Dracula. Siouxsie and the Banshees. That hound of the Baskervilles scaring people out on the moors. Tim Burton’s career. Joy Division and New Order. The entire industry of black cosmetics. All these and more might not exist today had Horace Walpole not published The Castle of Otranto in 1764. Most literary experts agree that The Castle of Otranto created the genre of gothic fiction and, by extension, everything that has ever expanded outward from it.
The stimulus behind Walpole’s invention of a brand new literary genre was, as is usually the case in these things, a deep and enduring boredom with conventions popular at the time. Those conventions belong to the genre that today is referred to as Romance. Walpole’s major beef with the Romance fiction of his time was it all had come to seem ridiculously contrived and desperately uninspired. What he wanted to read himself were stories that imitated reality in a more authentic way that eschewed the insipid blandness of mere reportage. Keep in mind that much of the most popular fiction at the time Walpole starting composing The Castle of Otranto were those excruciatingly detailed books about manners that painted a portrait of reality that was only accurate on the surface and did not even bother trying to penetrate into the psychological imperative behind the commitment to those manners.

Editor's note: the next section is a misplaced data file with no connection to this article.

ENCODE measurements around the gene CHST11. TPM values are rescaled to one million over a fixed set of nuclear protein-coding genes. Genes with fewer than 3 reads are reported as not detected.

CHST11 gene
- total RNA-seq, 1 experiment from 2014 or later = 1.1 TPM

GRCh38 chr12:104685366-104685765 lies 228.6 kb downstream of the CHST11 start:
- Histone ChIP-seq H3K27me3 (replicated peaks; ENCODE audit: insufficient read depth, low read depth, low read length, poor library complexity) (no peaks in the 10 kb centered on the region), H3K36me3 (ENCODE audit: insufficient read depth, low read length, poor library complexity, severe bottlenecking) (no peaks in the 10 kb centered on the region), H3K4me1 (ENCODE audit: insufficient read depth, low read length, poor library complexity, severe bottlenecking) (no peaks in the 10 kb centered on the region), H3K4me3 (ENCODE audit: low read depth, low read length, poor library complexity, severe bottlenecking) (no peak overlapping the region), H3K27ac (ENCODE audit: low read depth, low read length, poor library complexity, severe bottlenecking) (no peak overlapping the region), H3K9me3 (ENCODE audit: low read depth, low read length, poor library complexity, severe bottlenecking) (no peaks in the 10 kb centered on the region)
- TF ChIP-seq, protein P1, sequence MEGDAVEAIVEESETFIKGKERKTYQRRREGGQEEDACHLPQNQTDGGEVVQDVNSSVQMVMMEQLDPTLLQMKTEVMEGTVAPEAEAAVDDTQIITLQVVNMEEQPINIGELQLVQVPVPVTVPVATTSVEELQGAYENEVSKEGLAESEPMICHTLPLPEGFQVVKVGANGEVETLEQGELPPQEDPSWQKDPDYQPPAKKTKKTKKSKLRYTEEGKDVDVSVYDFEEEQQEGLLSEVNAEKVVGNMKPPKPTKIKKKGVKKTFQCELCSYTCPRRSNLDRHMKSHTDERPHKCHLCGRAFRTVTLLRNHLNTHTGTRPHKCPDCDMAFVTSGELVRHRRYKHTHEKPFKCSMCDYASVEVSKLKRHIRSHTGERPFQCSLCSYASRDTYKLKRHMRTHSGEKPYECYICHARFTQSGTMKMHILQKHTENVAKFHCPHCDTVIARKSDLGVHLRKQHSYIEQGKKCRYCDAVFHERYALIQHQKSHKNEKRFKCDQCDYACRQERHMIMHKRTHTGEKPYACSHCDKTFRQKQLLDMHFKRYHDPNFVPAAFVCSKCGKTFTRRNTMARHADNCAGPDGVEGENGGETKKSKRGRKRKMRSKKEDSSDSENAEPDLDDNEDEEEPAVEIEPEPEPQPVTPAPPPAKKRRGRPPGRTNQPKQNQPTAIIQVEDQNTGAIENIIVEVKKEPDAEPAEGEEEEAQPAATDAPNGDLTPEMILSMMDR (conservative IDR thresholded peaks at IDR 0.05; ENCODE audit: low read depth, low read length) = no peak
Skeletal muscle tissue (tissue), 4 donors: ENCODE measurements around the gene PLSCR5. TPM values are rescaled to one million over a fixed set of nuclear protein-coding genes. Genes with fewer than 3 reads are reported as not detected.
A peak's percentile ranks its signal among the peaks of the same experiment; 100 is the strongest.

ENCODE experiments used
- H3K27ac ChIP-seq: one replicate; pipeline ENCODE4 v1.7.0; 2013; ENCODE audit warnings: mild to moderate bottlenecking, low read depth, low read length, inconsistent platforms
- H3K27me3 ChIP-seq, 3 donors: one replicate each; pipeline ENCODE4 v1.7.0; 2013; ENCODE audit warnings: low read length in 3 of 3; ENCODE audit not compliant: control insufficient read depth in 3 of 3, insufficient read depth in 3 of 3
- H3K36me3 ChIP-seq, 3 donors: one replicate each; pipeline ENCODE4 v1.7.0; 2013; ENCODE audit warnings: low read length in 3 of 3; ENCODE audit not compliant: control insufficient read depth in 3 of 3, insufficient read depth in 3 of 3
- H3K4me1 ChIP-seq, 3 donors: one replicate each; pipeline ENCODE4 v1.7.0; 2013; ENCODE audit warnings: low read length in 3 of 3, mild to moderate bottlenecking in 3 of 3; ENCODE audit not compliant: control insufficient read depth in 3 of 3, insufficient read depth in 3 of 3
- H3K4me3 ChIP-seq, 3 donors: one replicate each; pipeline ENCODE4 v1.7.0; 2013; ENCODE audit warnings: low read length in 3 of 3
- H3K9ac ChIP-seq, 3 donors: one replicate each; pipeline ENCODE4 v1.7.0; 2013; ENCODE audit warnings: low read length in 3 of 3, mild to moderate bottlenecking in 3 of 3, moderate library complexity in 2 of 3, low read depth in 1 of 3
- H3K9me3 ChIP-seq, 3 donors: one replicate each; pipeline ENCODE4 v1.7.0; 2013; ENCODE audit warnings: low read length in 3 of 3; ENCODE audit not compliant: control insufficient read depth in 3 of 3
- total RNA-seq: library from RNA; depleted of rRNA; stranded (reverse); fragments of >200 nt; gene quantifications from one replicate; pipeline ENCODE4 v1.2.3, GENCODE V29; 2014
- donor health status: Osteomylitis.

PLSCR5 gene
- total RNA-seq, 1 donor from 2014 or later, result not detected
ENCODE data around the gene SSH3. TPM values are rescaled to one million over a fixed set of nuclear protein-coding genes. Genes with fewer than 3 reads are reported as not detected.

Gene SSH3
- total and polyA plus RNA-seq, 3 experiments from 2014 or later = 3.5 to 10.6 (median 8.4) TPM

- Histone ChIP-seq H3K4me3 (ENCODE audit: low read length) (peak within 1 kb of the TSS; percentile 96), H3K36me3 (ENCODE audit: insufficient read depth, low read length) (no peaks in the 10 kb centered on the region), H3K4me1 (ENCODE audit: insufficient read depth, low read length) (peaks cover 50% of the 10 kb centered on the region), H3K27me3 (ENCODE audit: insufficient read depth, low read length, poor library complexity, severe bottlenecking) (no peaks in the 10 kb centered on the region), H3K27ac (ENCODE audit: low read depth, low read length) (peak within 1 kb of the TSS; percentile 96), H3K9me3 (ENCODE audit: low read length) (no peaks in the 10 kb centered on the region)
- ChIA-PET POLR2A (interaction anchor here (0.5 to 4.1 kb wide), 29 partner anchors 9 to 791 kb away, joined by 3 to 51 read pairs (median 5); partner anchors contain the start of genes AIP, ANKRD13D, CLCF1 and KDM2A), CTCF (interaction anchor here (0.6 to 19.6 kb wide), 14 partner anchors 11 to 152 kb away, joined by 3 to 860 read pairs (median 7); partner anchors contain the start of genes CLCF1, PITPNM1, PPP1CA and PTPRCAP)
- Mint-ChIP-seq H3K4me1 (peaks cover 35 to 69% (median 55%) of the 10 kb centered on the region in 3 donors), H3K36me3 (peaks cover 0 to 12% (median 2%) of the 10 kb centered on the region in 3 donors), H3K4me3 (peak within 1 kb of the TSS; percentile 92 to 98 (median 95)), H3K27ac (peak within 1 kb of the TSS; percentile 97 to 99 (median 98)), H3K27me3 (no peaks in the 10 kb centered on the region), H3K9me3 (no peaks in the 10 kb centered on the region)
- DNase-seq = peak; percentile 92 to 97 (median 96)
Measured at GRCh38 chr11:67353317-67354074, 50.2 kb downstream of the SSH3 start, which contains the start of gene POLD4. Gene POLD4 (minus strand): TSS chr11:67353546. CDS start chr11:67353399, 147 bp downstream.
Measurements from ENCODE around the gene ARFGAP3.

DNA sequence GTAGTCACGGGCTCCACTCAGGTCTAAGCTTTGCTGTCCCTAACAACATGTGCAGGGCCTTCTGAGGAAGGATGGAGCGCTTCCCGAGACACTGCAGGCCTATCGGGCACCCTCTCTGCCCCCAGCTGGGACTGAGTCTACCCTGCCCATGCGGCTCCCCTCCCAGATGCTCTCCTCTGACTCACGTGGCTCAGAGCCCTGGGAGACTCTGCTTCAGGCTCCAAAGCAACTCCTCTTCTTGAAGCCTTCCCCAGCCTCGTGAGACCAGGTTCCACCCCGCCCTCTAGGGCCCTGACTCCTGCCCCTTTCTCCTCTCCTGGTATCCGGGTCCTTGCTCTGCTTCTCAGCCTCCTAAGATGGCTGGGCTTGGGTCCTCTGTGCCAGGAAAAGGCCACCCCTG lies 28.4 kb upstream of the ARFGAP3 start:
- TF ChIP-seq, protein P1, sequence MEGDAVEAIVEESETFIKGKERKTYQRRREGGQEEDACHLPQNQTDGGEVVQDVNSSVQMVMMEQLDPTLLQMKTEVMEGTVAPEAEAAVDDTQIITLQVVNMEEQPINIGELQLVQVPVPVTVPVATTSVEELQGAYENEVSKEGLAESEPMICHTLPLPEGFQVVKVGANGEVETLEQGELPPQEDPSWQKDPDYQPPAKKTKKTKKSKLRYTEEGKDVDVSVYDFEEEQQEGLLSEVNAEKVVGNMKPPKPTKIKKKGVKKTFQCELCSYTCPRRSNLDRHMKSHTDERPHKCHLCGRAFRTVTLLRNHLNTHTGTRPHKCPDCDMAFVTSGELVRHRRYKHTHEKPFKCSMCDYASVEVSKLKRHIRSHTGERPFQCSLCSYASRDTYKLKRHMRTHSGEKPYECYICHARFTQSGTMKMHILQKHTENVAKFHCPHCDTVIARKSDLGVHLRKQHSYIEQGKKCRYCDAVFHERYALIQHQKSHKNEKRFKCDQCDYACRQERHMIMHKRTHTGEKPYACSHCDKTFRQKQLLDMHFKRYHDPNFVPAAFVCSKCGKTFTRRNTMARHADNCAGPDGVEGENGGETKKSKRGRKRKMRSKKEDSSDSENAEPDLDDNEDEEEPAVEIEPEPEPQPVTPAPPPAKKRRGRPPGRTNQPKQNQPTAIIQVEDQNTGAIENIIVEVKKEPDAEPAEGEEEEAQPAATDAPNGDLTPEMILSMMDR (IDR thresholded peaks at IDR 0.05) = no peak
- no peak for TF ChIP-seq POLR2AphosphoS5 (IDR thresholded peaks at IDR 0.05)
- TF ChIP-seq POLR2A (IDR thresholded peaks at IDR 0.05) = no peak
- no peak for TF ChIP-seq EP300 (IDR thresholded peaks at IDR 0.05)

To put it in simple terms, what Walpole set out to do with The Castle of Otranto was to transport the concept of fiction as an imitation of reality from its contemporary stagnation of merely recording how people behaved into a more imaginative exploration of reality by analyzing how people behaved. The most authentic means of getting at the raw root of behavior was to push characters out of the mundane reality of everyday life and into situations of such extraordinary conditions that the true nature of one’s character could no longer be concealed.
The result was The Castle of Otranto. Within this brand new type of novel readers would confront a gloomy and mysterious castle where the decay of age symbolized the degeneration of the humans inhabiting it. Other elements to be found in Walpole’s prototype of gothic fiction include an portentous and menacing forecast of the fates of the characters, labyrinthine corridors beneath the castle, people locked behind closed doors in difficult-to-reach rooms, a supernatural patina covering the entire narrative, apparitions, a sense of doom, pervasive dread and an overwhelming amount of scenes taking place at night or in the darkness.
In other words, all the ingredients that readers have come to expect from gothic novels as diverse Jane Eyre, The Fall of the House of Usher, Rebecca and The Haunting of Hill House and beyond.